The number of satellites and frequency of ship updates makes the re-computation of satellite visibility to every reported ship position too expensive an operation. A need arises to pre-process each dataset to make the problem more feasible. While there are potentially over 40000 position updates a day per ship we are only interested in the points in time when there is a large gap in the AIS data that falls outside the reporting frequency. Running a process to identify these gaps in the AIS data will reduce the number of points we need to calculate visibility.
Additionally, NORAD tracks over 6000 satellites in orbit only 40% of are currently operational. There are additional filtering methods applied to those operational satellites to reduce the number we consider even further such as:
- sensor types
- country of origin (we may not have access to certain satellites)
- and imagery resolution if the satellite produces imagery
Determining a ship’s visibility from a satellite
Determining if a satellite can see a ship is an expensive process that considers a multitude of factors about the satellite. Everything from the altitude, look angles, inclination, and sensor field-of-view needs consideration. Perforing these expensive calculations for every satellite and ship would be highly inefficient, so we need a simpler way to reduce the number of needed calculations.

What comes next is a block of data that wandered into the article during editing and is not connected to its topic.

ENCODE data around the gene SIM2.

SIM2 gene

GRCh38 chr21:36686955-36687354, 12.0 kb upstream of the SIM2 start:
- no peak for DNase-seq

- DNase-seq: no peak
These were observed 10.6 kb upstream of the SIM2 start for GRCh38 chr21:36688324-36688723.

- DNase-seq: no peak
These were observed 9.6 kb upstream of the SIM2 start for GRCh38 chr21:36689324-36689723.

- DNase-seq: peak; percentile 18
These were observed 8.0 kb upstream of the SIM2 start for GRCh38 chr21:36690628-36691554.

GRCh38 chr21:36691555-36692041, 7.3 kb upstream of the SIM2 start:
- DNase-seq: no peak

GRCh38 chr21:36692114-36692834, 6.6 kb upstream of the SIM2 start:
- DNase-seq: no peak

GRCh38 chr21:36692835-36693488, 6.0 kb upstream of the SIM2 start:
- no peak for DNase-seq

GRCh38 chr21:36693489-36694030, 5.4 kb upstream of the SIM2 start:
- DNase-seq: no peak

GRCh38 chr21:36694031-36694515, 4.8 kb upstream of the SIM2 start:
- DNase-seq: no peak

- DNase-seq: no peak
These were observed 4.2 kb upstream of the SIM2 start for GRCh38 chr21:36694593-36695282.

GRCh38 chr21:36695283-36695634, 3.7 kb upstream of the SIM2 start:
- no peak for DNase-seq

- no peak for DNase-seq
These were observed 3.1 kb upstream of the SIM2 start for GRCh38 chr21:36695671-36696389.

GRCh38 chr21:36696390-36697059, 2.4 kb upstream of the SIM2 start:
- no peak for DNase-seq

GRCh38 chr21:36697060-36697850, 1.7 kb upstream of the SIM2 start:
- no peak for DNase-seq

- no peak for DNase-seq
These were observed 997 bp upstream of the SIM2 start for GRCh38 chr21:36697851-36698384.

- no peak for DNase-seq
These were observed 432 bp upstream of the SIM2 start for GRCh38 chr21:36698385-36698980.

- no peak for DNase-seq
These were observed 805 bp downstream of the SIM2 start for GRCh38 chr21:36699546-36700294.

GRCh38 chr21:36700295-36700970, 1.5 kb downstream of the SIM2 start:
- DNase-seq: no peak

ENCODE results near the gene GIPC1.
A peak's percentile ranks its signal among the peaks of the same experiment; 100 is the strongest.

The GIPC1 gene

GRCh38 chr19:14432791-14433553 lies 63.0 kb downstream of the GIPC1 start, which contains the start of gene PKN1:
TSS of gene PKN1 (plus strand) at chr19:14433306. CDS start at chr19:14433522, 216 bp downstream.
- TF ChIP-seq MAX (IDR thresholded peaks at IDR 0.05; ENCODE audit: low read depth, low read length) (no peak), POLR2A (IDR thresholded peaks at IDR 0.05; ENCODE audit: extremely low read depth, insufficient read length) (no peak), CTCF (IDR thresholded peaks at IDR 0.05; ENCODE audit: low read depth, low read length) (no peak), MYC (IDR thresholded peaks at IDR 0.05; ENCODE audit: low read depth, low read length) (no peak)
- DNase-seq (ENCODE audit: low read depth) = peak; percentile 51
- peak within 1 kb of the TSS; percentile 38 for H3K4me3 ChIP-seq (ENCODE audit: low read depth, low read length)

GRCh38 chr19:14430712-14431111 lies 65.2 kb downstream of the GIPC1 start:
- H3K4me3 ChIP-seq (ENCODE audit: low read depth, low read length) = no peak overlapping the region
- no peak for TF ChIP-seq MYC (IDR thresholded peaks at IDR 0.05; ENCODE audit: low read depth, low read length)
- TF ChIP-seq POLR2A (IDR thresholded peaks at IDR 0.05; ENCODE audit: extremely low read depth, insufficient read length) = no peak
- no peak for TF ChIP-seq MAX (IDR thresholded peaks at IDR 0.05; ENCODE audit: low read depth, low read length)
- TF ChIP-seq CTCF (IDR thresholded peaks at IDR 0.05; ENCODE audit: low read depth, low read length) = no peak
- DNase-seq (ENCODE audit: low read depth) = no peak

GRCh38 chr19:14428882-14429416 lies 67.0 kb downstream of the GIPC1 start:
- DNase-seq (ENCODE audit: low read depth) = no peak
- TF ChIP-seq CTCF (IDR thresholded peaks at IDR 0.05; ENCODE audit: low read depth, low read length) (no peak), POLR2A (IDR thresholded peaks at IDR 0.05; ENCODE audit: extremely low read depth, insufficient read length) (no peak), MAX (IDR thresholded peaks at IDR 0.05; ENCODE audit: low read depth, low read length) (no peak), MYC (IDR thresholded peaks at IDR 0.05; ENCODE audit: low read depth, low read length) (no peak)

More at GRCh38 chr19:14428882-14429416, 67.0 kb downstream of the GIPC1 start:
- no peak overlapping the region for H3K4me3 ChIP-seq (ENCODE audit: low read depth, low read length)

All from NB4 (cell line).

One way to reduce the number of comparisons is to first do a simple distance check to ensure a satellite is within the same hemisphere of the ship we are considering. We can do this by determining the satellite location over the earth and then calculating the distance along the surface of the earth from that position to the ship. If that distance is less than 1/4 of a great circle on the surface of the earth, or 6225 miles (ca. 10,018 km), then we can assume the satellite is in the same hemisphere and can perform a more accurate calculation of the satellite coverage area.
The video below shows the visualization we were able to make as a POC over a couple of days to solve this problem. We were able to take a reduced set of satellite data from 2009 through 2017 and visualize the satellites over the earth at any given time from their closest TLE data to that timeframe. We were also able to visualize a reduced set of ship data from 2015 and allow users to click on either satellites or ships to determine visibility based on the distance check outlined above. There are also screenshots included below that further explain some elements of the visualization.